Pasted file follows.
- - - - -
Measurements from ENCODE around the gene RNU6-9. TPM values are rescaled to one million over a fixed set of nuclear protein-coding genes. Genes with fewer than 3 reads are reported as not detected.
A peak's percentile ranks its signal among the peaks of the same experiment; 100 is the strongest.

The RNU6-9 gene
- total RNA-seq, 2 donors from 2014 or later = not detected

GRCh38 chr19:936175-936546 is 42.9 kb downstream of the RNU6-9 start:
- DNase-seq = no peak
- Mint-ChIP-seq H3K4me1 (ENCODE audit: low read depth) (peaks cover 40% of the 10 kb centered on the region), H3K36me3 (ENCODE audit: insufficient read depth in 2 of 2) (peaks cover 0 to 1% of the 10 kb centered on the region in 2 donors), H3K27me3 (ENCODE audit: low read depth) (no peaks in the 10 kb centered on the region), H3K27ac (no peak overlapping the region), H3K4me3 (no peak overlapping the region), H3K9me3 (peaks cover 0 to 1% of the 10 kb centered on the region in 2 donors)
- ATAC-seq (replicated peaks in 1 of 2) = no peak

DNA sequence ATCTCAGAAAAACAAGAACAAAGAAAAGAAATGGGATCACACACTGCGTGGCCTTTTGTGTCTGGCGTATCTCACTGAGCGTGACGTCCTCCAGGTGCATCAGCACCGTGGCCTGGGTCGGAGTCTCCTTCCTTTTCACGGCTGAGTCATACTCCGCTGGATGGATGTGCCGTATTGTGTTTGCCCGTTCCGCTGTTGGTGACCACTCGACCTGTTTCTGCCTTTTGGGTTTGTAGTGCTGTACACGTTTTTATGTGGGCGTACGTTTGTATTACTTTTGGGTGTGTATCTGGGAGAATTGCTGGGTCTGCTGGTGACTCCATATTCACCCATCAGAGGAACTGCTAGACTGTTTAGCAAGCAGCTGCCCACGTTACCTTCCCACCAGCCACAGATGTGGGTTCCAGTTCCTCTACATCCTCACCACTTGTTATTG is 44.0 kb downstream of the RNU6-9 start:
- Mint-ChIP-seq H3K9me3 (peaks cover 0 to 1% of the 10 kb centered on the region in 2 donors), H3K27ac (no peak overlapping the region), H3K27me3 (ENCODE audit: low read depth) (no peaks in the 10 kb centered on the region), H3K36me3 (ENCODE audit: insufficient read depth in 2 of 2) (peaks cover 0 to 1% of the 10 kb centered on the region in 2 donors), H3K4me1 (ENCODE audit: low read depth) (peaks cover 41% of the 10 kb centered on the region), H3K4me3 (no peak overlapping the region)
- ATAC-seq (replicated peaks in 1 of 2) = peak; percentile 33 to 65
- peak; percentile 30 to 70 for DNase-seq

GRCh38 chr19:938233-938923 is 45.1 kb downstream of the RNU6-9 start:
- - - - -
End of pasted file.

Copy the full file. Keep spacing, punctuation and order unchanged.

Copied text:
Measurements from ENCODE around the gene RNU6-9. TPM values are rescaled to one million over a fixed set of nuclear protein-coding genes. Genes with fewer than 3 reads are reported as not detected.
A peak's percentile ranks its signal among the peaks of the same experiment; 100 is the strongest.

The RNU6-9 gene
- total RNA-seq, 2 donors from 2014 or later = not detected

GRCh38 chr19:936175-936546 is 42.9 kb downstream of the RNU6-9 start:
- DNase-seq = no peak
- Mint-ChIP-seq H3K4me1 (ENCODE audit: low read depth) (peaks cover 40% of the 10 kb centered on the region), H3K36me3 (ENCODE audit: insufficient read depth in 2 of 2) (peaks cover 0 to 1% of the 10 kb centered on the region in 2 donors), H3K27me3 (ENCODE audit: low read depth) (no peaks in the 10 kb centered on the region), H3K27ac (no peak overlapping the region), H3K4me3 (no peak overlapping the region), H3K9me3 (peaks cover 0 to 1% of the 10 kb centered on the region in 2 donors)
- ATAC-seq (replicated peaks in 1 of 2) = no peak

DNA sequence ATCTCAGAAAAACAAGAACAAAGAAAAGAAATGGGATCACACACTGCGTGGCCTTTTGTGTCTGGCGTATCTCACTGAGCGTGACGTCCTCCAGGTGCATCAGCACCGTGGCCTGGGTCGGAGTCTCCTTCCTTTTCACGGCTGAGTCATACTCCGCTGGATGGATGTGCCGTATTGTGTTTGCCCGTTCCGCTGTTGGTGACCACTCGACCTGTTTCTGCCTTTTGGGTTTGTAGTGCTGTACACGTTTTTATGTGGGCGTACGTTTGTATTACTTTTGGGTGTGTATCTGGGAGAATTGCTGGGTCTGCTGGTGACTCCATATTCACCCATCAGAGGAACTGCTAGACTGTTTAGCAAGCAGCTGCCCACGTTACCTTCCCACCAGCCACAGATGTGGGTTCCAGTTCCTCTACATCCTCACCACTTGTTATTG is 44.0 kb downstream of the RNU6-9 start:
- Mint-ChIP-seq H3K9me3 (peaks cover 0 to 1% of the 10 kb centered on the region in 2 donors), H3K27ac (no peak overlapping the region), H3K27me3 (ENCODE audit: low read depth) (no peaks in the 10 kb centered on the region), H3K36me3 (ENCODE audit: insufficient read depth in 2 of 2) (peaks cover 0 to 1% of the 10 kb centered on the region in 2 donors), H3K4me1 (ENCODE audit: low read depth) (peaks cover 41% of the 10 kb centered on the region), H3K4me3 (no peak overlapping the region)
- ATAC-seq (replicated peaks in 1 of 2) = peak; percentile 33 to 65
- peak; percentile 30 to 70 for DNase-seq

GRCh38 chr19:938233-938923 is 45.1 kb downstream of the RNU6-9 start: